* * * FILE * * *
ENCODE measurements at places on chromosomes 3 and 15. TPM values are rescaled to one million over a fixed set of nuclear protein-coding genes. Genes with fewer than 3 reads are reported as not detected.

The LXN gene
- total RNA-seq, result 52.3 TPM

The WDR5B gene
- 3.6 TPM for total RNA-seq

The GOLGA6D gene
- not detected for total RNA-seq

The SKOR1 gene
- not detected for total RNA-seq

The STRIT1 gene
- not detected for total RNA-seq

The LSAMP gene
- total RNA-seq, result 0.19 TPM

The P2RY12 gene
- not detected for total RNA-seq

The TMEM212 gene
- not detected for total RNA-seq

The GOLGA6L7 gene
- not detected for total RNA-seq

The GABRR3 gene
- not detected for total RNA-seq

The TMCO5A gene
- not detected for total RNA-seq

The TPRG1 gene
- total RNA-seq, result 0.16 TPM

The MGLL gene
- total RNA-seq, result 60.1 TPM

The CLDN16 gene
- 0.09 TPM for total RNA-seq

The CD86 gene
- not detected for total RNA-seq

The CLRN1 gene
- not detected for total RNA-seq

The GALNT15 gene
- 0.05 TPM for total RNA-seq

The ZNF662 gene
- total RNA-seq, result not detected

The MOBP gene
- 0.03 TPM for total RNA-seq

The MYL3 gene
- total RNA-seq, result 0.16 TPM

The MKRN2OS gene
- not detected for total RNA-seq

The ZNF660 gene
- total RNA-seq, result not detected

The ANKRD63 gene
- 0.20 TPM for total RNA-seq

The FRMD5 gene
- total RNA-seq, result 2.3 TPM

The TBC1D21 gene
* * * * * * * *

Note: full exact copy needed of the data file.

ENCODE measurements at places on chromosomes 3 and 15. TPM values are rescaled to one million over a fixed set of nuclear protein-coding genes. Genes with fewer than 3 reads are reported as not detected.

The LXN gene
- total RNA-seq, result 52.3 TPM

The WDR5B gene
- 3.6 TPM for total RNA-seq

The GOLGA6D gene
- not detected for total RNA-seq

The SKOR1 gene
- not detected for total RNA-seq

The STRIT1 gene
- not detected for total RNA-seq

The LSAMP gene
- total RNA-seq, result 0.19 TPM

The P2RY12 gene
- not detected for total RNA-seq

The TMEM212 gene
- not detected for total RNA-seq

The GOLGA6L7 gene
- not detected for total RNA-seq

The GABRR3 gene
- not detected for total RNA-seq

The TMCO5A gene
- not detected for total RNA-seq

The TPRG1 gene
- total RNA-seq, result 0.16 TPM

The MGLL gene
- total RNA-seq, result 60.1 TPM

The CLDN16 gene
- 0.09 TPM for total RNA-seq

The CD86 gene
- not detected for total RNA-seq

The CLRN1 gene
- not detected for total RNA-seq

The GALNT15 gene
- 0.05 TPM for total RNA-seq

The ZNF662 gene
- total RNA-seq, result not detected

The MOBP gene
- 0.03 TPM for total RNA-seq

The MYL3 gene
- total RNA-seq, result 0.16 TPM

The MKRN2OS gene
- not detected for total RNA-seq

The ZNF660 gene
- total RNA-seq, result not detected

The ANKRD63 gene
- 0.20 TPM for total RNA-seq

The FRMD5 gene
- total RNA-seq, result 2.3 TPM

The TBC1D21 gene